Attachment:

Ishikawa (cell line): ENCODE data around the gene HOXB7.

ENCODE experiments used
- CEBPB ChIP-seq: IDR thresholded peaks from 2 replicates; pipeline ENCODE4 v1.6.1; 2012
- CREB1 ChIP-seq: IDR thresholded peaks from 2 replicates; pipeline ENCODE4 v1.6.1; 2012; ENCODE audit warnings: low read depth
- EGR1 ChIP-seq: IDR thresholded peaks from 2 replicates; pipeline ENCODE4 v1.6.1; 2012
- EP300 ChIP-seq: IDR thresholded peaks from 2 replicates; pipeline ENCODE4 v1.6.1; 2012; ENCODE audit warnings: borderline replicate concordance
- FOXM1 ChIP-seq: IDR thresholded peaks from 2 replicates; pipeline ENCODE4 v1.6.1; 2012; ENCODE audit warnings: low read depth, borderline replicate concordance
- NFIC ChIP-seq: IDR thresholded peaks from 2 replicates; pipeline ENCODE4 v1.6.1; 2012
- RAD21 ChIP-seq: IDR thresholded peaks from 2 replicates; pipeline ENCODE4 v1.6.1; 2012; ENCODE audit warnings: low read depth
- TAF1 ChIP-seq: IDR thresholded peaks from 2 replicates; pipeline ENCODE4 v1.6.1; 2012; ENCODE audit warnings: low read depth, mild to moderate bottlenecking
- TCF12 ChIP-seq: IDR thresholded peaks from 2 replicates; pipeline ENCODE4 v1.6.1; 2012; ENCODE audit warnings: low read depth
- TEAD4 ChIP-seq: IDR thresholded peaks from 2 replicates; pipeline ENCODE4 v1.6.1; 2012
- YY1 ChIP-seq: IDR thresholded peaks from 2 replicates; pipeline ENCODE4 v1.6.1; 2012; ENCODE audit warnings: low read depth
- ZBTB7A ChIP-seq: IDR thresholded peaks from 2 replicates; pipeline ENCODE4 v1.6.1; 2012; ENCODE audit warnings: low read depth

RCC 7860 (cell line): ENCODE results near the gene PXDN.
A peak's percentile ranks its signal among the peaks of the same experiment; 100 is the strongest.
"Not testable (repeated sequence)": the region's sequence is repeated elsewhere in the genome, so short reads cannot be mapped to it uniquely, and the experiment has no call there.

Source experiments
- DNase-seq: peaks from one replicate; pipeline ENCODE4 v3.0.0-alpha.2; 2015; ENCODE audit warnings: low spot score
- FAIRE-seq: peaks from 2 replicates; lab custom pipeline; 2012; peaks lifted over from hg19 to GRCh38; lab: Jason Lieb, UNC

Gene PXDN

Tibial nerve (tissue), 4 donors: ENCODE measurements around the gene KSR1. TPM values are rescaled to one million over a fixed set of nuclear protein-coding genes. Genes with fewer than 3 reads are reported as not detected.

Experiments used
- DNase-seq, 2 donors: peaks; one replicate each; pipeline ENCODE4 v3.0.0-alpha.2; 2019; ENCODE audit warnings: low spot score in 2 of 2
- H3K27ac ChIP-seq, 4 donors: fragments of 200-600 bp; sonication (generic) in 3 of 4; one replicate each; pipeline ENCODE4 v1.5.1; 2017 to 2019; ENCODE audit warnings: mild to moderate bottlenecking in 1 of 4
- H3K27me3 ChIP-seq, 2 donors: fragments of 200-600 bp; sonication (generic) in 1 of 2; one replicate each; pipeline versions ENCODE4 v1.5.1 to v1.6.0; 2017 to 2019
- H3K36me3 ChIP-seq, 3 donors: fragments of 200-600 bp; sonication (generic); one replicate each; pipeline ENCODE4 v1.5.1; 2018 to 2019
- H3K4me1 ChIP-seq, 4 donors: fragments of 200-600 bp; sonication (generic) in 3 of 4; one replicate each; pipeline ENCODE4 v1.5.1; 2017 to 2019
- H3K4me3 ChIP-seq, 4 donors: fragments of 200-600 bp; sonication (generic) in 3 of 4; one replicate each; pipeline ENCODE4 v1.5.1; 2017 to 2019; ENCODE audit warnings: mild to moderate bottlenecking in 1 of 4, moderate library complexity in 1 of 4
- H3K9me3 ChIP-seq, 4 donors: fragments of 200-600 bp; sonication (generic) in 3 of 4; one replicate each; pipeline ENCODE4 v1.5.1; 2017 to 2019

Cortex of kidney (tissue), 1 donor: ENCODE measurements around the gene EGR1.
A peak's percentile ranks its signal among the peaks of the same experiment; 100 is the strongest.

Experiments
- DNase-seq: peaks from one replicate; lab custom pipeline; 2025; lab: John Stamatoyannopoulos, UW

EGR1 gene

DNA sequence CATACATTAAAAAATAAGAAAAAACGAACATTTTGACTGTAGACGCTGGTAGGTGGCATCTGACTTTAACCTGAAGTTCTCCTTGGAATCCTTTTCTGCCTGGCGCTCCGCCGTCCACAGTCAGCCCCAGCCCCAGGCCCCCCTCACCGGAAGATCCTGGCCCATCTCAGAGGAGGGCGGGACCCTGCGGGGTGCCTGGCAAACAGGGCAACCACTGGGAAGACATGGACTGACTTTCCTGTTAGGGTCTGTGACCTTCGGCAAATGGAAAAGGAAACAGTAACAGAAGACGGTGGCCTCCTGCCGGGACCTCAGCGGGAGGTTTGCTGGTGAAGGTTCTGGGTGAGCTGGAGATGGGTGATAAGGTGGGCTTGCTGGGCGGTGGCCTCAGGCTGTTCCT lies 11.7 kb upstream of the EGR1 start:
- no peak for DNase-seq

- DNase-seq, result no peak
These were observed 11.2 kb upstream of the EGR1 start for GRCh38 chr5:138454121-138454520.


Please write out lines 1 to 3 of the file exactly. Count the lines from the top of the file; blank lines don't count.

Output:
Ishikawa (cell line): ENCODE data around the gene HOXB7.

ENCODE experiments used
- CEBPB ChIP-seq: IDR thresholded peaks from 2 replicates; pipeline ENCODE4 v1.6.1; 2012